Does Europe still want its Jews, and can the Jews still find belonging in Europe? Ask the likes of Angela Merkel, Emmanuel Macron, and European Commission chief Jean-Claude Juncker, and they will answer firmly and decisively in the affirmative. Yet their assurances ring hollow amid a resurgence of Europe’s old and unhealthy obsession with Jews.
The latest signs came this month from Brussels and Warsaw, which nicely illustrated both the geographic span of Europe’s Jewish obsession and the diverse forms it can take depending on the political context.
Start with Brussels and the European Parliament. The EU legislative body is hosting a conference on February 28 on Israeli settlements–a perennial Brussels bugbear, despite the fact that a few Jewish communities in the West Bank are far from the region’s most pressing issue. Among the speakers is the Qatari-born Palestinian activist Omar Barghouti. The invitation to Barghouti came courtesy of Ana Gomes, a Portuguese member from the Progressive Alliance of Socialists and Democrats, the second-largest bloc in the European Parliament.
As European Jewish leaders noted in a letter to Antonio Tajani, the president of the European Parliament, Barghouti advocates a total economic, cultural, and academic boycott of Israel and denies the Jewish state’s right to exist. Barghouti says he opposes a “binational” solution to the Israeli-Palestinian conflict, on the ground that such a solution “makes two problematic assumptions: that Jews are a nation, and that such a nation has a right to exist as such in Palestine.” Barghouti, in other words, isn’t just another critic of the settlements but a bigot, who would invite Europeans to isolate the Jewish people and their state.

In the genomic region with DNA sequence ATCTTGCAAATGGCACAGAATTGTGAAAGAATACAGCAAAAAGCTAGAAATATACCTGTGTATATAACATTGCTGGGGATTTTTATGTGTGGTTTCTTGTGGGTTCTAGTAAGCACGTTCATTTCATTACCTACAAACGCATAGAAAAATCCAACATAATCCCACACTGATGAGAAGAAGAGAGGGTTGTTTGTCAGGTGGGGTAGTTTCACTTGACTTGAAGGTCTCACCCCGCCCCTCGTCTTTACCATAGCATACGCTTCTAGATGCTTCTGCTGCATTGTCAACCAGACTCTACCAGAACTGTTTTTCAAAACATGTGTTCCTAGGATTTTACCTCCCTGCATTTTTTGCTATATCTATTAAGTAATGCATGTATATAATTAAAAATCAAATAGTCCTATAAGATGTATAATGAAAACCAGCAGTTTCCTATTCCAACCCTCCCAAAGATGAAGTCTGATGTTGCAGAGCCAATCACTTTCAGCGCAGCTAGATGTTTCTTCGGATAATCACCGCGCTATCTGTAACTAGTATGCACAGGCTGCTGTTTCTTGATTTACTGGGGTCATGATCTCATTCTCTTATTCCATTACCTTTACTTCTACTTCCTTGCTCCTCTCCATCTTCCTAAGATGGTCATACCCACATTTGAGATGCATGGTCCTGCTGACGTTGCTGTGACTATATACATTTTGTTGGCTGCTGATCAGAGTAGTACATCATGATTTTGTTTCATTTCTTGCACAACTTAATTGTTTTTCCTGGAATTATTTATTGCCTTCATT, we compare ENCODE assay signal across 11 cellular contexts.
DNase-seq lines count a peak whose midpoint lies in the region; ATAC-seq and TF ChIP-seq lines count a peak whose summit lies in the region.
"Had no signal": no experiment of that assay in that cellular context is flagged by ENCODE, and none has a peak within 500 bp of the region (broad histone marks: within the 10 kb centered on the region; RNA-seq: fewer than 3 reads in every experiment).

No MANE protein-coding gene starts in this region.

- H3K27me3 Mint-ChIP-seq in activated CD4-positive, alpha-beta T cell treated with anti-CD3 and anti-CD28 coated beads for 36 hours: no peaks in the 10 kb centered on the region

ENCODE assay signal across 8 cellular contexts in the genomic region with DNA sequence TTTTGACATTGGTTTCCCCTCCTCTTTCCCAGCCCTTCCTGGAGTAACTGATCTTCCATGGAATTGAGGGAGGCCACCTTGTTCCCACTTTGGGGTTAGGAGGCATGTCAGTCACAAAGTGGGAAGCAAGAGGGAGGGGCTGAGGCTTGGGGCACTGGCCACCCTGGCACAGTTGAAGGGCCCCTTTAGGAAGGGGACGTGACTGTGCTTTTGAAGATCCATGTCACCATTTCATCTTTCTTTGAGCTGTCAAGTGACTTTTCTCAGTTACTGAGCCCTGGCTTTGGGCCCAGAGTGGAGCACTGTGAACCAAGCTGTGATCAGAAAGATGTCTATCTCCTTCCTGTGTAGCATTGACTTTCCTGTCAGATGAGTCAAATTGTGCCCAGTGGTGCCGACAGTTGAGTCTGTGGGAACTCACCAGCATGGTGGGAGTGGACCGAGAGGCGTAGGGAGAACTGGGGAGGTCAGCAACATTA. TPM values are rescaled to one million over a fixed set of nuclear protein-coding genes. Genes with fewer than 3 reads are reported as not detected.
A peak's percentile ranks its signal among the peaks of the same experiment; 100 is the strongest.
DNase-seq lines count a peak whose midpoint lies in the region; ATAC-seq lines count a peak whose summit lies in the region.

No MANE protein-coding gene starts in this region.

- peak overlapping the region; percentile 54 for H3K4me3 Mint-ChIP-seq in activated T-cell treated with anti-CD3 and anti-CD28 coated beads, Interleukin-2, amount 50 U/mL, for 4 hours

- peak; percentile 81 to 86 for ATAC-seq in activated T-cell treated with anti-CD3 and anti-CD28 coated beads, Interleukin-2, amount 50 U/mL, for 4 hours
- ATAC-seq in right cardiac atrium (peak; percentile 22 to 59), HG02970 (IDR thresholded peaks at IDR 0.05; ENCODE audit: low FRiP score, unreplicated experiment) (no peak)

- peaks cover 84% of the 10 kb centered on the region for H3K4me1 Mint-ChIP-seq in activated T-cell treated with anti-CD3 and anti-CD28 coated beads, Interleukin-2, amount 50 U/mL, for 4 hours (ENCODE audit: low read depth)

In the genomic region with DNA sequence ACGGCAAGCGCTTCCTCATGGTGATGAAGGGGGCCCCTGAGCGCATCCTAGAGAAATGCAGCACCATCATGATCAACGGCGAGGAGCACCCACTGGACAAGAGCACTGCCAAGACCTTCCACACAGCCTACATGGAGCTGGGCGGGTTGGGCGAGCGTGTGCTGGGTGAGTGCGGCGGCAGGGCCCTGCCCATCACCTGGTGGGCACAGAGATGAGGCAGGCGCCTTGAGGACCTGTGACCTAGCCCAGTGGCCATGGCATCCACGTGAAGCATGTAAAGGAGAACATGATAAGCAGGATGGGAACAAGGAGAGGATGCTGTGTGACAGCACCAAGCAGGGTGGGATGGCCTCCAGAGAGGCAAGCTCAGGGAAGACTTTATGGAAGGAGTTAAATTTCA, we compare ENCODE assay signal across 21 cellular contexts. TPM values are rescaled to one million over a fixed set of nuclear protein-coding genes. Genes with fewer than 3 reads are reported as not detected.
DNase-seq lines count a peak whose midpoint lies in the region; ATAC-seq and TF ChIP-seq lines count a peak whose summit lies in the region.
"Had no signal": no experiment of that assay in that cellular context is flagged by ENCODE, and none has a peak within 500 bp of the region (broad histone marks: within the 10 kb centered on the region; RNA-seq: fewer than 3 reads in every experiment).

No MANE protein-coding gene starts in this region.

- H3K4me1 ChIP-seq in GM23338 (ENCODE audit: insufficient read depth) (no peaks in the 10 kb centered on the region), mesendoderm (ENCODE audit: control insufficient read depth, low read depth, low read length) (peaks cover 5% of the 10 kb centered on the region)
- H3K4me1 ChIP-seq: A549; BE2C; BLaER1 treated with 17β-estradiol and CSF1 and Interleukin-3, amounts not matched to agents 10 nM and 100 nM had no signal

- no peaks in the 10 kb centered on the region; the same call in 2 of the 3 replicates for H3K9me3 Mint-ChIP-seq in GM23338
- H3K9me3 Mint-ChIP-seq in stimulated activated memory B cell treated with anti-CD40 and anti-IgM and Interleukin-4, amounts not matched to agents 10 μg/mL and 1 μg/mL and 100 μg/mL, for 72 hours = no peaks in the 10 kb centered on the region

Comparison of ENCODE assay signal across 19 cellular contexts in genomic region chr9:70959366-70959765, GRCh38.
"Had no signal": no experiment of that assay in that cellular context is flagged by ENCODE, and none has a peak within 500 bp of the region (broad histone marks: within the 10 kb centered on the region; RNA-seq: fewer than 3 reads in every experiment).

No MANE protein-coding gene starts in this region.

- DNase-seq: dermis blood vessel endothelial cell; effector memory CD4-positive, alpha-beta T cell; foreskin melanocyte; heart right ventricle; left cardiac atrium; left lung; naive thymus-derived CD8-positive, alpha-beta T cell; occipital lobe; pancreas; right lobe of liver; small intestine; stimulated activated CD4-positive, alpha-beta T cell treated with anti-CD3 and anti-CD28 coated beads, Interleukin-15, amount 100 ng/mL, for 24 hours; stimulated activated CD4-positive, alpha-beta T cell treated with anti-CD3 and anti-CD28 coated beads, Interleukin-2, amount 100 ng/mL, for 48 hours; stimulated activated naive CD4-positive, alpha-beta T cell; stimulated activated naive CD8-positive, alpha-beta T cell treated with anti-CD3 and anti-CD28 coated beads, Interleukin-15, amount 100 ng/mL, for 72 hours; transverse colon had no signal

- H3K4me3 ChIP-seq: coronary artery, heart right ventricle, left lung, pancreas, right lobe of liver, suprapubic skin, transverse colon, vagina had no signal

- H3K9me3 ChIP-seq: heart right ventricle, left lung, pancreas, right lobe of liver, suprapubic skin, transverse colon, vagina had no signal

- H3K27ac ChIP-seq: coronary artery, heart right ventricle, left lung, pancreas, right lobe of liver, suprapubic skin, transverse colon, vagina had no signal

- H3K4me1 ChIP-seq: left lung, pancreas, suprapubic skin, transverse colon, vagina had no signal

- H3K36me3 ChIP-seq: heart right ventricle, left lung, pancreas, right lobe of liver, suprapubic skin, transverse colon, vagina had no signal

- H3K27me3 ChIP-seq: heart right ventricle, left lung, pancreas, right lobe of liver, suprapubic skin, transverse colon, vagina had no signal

Economic boycotts of Jews have a long and odious history in Europe, but they are now getting a replay at the European Parliament under the respectable guise of high-minded Israel critique.
Meanwhile, in Warsaw, the nationalist government of the Law and Justice party continues to take an ax to Polish-Jewish and Polish-Israeli friendship. First came a misguided Holocaust bill, which proscribes the use of “Polish death camps” and similar phrases, and criminalizes historical arguments about Polish complicity in the Shoah. That bill was signed into law over the opposition of Poland’s friends in Washington and Jerusalem. Now a Law and Justice official has floated a proposal for a “Polocaust” museum to commemorate non-Jewish Polish victims of the Nazis.
“I think the story of how the fate of Poles during World War Two looked like . . . deserves to be told and shown in this way [in a museum],” Deputy Culture Minister Jaroslaw Sellin told state media on Tuesday. “It is enough to read official German documents from these times or Hitler’s book to know that after the Jews, whom he wanted to completely erase from Europe… the next [target] was generally Slavic people, especially Poles.”
There is nothing wrong with remembering Nazi crimes committed against the Polish people, which were vast and gruesome. But a “Polocaust” museum smacks of a desire to compete with Jewish victimhood and undermine, in the Polish mind, the unique and unparalleled evil of the Jewish Holocaust. The Germans murdered six million Jews; half of them lived in Poland. “Polocaust” talk, moreover, lends ammunition to Poland’s enemies, who seek to portray the country as hopelessly parochial and in thrall to a self-pitying and corrosive nationalism.
A continent whose elites give platforms to the likes of Barghouti, and whose nationalists talk of a “Polocaust,” is no place for Jews.
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